The Onassis Center’s ‘World of Emotion’

Head of Penthesileia on view in the Onassis Cultural Center New York’s “A World of Emotions.”

Head of Penthesileia on view in the Onassis Cultural Center New York’s “A World of Emotions.”

It is perhaps no small irony that the culture that gave us “nothing in excess; everything in moderation” also gave us a literary masterpiece whose first word is “rage.”

The ancient Greeks were a mass of contradictions. But then, human nature is a mass of contradictions and the Greeks were nothing if not masters of plumbing the human condition as seen in “A World of Emotions, Ancient Greece, 700 B.C.-200 A.D.,” on view at the Onassis Cultural Center New York through June 24.

Tucked in the shadow of St. Patrick’s Cathedral off Fifth Avenue – another irony as the classical and Christian worlds have always had an uneasy relationship – the center is a gift to us neoclassicists, offering as it does thought-provoking shows, related programs and handsome brochures all free of charge. In the old days, there were free catalogs and posters as well for exhibits like the rapturous Alexander the Great show. But let’s not get greedy: Bravo to the center for remaining a serene oasis of ancient culture in bustling midtown for a nation that has passed much of that culture by.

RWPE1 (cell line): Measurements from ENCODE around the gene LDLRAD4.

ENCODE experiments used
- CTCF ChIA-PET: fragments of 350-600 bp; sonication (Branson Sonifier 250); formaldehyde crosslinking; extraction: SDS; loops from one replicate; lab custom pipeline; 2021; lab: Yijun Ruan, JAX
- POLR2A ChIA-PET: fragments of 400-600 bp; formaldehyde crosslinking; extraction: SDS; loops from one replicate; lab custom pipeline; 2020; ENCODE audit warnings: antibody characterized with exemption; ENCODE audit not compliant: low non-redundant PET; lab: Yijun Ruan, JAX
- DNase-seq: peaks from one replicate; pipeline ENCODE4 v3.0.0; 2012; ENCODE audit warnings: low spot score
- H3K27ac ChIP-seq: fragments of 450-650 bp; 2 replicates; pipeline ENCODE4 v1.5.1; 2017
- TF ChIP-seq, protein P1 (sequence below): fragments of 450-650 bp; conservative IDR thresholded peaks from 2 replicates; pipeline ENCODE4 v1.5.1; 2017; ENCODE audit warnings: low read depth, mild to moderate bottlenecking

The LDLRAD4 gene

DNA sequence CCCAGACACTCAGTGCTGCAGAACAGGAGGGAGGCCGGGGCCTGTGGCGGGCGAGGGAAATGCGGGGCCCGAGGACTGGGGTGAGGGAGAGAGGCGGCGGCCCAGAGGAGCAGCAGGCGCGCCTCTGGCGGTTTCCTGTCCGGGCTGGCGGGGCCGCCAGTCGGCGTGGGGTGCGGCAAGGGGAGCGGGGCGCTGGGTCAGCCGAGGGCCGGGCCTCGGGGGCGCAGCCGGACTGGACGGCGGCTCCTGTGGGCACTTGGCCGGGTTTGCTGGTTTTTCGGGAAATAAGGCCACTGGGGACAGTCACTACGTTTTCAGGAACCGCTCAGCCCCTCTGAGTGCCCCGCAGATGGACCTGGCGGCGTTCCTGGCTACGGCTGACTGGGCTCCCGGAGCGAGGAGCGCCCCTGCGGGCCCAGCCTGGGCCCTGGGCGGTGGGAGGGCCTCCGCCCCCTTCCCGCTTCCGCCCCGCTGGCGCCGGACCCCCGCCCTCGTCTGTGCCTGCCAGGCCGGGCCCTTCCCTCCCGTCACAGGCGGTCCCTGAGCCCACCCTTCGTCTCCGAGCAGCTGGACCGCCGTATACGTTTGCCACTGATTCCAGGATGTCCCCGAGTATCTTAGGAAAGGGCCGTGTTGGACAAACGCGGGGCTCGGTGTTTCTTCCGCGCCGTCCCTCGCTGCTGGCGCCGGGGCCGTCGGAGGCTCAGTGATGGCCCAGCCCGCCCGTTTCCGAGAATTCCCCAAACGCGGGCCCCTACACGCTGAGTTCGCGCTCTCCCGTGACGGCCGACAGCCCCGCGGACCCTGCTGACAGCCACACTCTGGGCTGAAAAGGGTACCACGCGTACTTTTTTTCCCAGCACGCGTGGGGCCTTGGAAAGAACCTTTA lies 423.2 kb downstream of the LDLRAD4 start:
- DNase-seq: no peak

And that’s too bad, because when it comes to observing and depicting human nature, no one has bettered the Greeks. The show’s signature works are a stunning pair of androgynous second century marble heads – one astonished, one swooning – of Achilles and Penthesileia. (It’s Achilles’ rage that opens and drives Homer’s “The Iliad.”) Achilles and the Amazon Queen Penthesileia meet in mortal combat on opposite sides of the Trojan War. The moment he kills her he realizes he’s in love with her. (Isn’t that just like a man?) The pair of marble heads – Roman copies of works from the Hellenistic period, when realism and emotionalism came to the fore in Greek art – capture that terrible moment of recognition, of  both love and irrevocable loss.

Amid the saucy statues of Eros and poignant grave steles, raging women get their due as well. Euripides’ “Medea” tells a story that women particularly of a certain vintage will recognize: Boy meets girl. Girl helps boy get ahead. Boy dumps girl for a better prospect but not before abandoning her and their two kids.

In “Medea” and its countless variations – including the Cherubini opera that would become a signature role for Maria Callas and a metaphor for her relationship with Aristotle Onassis – girl takes a particularly horrific revenge, subjecting the potential second wife and her daddy to a painful death before killing her own two children by the two-timing hubby, Jason.

Why does Medea do it? I mean, kill the kids. It’s the part of the play and subsequent operas and movies that stops everyone. To understand this we have to understand ancient Greek society as presented in the myth. By divorcing Medea, Jason in effect leaves her and their children devoid of any status. By killing the children, Medea forces Jason to recognize the hopeless situation in which he’s placed his erstwhile family.

In mythology, Medea and Achilles wind up married in the Elysian Fields of the Underworld that the Greeks called Hades.

So, a marriage made literally in Hell and yet, I think, one most fitting.